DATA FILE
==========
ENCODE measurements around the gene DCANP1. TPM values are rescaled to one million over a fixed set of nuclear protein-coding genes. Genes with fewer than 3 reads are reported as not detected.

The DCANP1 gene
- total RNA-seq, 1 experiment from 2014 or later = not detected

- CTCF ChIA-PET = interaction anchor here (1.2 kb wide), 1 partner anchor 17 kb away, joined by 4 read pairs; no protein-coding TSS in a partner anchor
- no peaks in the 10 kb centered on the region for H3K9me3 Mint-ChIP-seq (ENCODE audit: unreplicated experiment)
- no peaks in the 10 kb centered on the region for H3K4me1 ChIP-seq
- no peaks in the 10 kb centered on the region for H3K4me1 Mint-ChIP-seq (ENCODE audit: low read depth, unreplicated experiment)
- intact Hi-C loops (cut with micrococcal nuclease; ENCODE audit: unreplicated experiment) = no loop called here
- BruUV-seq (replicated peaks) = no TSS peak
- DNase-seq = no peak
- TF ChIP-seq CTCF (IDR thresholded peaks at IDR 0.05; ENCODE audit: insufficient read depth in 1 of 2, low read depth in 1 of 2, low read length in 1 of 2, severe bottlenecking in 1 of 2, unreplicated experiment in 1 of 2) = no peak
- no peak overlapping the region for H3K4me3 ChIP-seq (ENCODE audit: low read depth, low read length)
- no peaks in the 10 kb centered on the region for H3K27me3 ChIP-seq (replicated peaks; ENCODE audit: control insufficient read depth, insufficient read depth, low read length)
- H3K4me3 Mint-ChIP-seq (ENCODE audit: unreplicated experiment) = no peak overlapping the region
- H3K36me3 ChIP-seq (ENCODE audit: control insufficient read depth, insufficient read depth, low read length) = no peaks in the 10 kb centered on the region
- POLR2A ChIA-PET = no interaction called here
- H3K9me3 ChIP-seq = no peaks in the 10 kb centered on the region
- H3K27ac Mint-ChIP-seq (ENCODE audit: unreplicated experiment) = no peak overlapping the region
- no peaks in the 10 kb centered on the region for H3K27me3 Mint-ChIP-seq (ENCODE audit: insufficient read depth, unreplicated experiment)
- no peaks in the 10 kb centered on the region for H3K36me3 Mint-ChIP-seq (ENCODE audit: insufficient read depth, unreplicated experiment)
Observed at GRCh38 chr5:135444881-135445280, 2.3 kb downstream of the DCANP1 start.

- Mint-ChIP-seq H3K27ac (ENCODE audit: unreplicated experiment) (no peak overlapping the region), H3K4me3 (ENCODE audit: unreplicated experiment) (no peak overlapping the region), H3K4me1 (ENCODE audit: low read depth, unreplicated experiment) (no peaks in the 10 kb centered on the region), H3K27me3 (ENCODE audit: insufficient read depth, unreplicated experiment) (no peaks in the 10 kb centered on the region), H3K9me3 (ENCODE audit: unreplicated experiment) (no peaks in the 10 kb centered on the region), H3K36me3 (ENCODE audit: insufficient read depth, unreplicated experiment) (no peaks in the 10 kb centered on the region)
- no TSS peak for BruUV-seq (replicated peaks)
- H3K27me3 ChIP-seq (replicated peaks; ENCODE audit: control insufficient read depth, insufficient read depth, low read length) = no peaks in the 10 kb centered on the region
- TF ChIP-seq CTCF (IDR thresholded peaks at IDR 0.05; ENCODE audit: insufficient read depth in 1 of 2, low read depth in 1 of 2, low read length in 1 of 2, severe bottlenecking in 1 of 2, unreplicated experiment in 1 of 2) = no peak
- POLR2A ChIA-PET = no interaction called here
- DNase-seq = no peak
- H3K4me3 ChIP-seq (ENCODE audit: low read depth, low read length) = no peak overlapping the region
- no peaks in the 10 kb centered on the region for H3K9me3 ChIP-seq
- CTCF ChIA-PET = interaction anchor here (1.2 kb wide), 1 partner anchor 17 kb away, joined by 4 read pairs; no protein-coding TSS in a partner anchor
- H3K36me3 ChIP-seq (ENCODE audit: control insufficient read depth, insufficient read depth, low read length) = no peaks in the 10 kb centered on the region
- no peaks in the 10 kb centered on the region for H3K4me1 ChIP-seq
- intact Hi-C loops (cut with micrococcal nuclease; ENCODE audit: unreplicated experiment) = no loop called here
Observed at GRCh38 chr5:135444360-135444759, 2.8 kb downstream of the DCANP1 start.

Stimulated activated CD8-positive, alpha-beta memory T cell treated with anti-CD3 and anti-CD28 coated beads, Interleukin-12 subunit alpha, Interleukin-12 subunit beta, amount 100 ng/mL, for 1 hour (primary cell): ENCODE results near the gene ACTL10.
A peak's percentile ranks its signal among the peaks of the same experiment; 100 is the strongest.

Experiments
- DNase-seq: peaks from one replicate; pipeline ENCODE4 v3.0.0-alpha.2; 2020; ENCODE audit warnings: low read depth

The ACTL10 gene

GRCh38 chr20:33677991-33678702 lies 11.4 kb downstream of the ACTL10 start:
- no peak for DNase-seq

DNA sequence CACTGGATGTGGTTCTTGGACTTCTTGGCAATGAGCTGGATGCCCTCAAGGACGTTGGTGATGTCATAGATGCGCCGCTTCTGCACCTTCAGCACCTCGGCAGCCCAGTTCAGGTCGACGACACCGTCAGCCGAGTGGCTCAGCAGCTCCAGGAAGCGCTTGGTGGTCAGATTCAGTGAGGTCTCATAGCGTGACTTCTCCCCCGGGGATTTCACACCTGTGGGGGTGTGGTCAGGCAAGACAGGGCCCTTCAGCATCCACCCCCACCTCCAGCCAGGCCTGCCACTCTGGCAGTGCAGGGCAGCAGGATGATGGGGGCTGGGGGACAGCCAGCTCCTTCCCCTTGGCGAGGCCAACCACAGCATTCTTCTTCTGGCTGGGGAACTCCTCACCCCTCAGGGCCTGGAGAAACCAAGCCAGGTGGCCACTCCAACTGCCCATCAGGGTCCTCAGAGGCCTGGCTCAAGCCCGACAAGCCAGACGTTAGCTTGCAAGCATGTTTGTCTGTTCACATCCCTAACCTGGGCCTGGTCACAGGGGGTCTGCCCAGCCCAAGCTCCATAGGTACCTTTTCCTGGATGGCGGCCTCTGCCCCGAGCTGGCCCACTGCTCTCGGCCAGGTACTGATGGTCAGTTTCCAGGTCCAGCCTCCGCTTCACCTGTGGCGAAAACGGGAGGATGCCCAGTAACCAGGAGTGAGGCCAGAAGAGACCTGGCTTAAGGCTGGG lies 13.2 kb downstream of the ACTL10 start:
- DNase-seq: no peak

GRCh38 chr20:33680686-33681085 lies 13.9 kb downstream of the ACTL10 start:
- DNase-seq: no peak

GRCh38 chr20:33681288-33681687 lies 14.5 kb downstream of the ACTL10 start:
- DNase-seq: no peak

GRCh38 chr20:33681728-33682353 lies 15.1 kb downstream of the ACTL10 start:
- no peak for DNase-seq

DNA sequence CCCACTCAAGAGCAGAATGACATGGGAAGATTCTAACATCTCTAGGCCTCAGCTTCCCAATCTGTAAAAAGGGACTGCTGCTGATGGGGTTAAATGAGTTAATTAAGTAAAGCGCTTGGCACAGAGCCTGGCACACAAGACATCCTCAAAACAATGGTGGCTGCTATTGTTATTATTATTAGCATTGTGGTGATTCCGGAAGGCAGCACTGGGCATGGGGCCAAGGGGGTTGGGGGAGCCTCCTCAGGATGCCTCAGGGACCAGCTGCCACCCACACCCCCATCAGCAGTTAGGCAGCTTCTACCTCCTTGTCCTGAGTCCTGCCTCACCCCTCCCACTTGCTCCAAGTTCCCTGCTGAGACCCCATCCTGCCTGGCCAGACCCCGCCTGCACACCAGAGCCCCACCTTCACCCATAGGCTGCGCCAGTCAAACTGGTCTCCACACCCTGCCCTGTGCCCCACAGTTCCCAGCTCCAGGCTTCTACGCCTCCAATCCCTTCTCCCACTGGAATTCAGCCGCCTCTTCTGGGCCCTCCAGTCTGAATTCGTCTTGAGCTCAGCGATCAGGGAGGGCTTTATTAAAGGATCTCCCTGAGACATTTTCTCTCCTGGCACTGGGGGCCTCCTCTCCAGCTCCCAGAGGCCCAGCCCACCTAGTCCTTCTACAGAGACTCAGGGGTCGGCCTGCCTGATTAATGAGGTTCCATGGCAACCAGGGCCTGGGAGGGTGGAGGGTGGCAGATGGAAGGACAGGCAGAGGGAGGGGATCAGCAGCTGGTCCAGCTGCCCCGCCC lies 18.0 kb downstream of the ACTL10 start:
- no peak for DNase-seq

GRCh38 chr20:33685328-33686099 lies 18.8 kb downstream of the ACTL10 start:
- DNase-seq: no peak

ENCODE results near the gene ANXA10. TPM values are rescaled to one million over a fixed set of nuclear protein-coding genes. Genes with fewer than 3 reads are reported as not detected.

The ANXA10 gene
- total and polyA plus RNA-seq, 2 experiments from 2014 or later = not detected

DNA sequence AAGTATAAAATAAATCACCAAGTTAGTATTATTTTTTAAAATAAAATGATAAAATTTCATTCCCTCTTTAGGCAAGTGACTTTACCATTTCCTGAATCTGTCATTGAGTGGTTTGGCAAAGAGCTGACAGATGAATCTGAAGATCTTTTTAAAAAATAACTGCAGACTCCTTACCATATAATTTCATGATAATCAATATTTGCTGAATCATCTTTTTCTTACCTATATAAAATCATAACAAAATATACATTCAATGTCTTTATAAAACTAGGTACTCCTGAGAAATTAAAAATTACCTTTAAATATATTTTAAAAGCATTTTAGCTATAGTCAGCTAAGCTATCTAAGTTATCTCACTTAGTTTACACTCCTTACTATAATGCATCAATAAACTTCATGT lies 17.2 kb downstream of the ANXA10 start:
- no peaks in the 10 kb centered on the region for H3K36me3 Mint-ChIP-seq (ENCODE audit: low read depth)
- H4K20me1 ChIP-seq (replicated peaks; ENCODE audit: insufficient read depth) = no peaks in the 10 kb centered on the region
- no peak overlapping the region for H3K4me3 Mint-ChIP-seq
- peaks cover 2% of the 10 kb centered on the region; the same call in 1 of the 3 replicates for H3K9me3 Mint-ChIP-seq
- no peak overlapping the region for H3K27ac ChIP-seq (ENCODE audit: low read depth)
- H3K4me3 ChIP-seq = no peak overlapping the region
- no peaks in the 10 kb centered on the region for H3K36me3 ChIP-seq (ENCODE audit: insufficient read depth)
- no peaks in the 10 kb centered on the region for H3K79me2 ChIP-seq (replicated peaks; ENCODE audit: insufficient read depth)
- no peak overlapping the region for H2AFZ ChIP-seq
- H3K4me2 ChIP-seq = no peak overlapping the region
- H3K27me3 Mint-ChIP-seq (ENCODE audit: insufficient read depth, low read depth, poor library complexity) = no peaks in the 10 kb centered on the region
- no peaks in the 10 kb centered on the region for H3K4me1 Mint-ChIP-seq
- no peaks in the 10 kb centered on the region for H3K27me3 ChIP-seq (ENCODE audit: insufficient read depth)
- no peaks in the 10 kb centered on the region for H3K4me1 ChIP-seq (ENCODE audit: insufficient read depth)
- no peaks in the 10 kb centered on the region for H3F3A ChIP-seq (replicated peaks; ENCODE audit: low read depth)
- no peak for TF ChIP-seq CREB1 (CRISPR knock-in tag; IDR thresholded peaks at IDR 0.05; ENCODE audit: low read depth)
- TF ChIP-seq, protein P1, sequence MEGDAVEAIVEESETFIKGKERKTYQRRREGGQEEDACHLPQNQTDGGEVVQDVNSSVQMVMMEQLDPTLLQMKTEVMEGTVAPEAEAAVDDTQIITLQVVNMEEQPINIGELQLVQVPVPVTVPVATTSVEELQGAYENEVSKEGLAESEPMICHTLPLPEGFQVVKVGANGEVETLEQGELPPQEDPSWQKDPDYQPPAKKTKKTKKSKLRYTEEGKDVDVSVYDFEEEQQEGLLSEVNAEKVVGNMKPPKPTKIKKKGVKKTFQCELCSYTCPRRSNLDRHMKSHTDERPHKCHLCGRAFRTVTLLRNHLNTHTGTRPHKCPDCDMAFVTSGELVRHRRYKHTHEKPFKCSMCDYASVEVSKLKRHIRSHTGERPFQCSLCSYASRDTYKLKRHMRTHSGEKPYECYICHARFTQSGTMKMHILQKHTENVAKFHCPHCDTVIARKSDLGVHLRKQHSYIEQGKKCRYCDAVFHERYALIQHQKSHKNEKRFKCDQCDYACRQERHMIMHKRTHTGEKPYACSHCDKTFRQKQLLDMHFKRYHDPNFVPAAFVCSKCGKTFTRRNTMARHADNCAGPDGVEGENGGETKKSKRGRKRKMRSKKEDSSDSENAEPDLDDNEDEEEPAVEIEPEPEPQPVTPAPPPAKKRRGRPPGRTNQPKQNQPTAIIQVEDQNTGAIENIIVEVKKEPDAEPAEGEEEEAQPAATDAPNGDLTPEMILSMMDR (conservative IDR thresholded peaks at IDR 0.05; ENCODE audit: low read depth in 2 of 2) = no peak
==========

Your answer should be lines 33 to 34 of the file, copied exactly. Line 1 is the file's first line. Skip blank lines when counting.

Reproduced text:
- intact Hi-C loops (cut with micrococcal nuclease; ENCODE audit: unreplicated experiment) = no loop called here
Observed at GRCh38 chr5:135444360-135444759, 2.8 kb downstream of the DCANP1 start.